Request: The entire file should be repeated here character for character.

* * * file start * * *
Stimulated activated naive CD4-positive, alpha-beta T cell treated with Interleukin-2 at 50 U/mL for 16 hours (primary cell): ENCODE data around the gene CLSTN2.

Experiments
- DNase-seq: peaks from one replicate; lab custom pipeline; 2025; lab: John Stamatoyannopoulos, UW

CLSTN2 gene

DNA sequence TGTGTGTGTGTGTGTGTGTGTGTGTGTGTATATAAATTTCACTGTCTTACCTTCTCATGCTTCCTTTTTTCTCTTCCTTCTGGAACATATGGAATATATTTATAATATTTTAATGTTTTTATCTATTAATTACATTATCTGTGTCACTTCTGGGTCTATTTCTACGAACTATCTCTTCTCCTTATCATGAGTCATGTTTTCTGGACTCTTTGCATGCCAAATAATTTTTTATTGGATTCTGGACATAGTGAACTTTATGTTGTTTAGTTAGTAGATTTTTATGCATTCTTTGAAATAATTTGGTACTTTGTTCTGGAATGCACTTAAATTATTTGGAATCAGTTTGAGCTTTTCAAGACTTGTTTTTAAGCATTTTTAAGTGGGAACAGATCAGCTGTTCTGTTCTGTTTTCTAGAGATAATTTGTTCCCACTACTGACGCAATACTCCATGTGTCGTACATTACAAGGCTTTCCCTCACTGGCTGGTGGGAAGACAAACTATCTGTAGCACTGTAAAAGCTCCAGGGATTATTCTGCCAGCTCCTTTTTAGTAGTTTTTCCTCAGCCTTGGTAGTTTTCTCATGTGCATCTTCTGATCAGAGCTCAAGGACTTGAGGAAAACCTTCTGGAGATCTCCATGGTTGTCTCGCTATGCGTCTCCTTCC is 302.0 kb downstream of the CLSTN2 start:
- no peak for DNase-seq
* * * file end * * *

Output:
Stimulated activated naive CD4-positive, alpha-beta T cell treated with Interleukin-2 at 50 U/mL for 16 hours (primary cell): ENCODE data around the gene CLSTN2.

Experiments
- DNase-seq: peaks from one replicate; lab custom pipeline; 2025; lab: John Stamatoyannopoulos, UW

CLSTN2 gene

DNA sequence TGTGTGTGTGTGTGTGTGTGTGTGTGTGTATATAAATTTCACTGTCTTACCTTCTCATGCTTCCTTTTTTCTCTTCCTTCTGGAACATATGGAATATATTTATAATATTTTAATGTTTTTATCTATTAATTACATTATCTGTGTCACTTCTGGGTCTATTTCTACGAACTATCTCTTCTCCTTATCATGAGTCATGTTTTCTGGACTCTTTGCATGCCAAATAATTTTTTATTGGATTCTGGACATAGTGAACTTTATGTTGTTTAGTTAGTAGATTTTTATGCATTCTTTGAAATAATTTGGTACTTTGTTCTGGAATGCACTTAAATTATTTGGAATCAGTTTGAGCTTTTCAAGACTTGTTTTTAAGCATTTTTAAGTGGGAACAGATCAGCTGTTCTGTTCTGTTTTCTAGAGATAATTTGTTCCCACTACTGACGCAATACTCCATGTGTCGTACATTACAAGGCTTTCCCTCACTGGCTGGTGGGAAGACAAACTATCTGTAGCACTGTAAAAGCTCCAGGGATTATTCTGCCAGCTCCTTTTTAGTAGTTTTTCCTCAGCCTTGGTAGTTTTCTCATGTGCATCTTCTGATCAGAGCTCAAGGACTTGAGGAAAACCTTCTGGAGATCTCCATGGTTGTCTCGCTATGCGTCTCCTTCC is 302.0 kb downstream of the CLSTN2 start:
- no peak for DNase-seq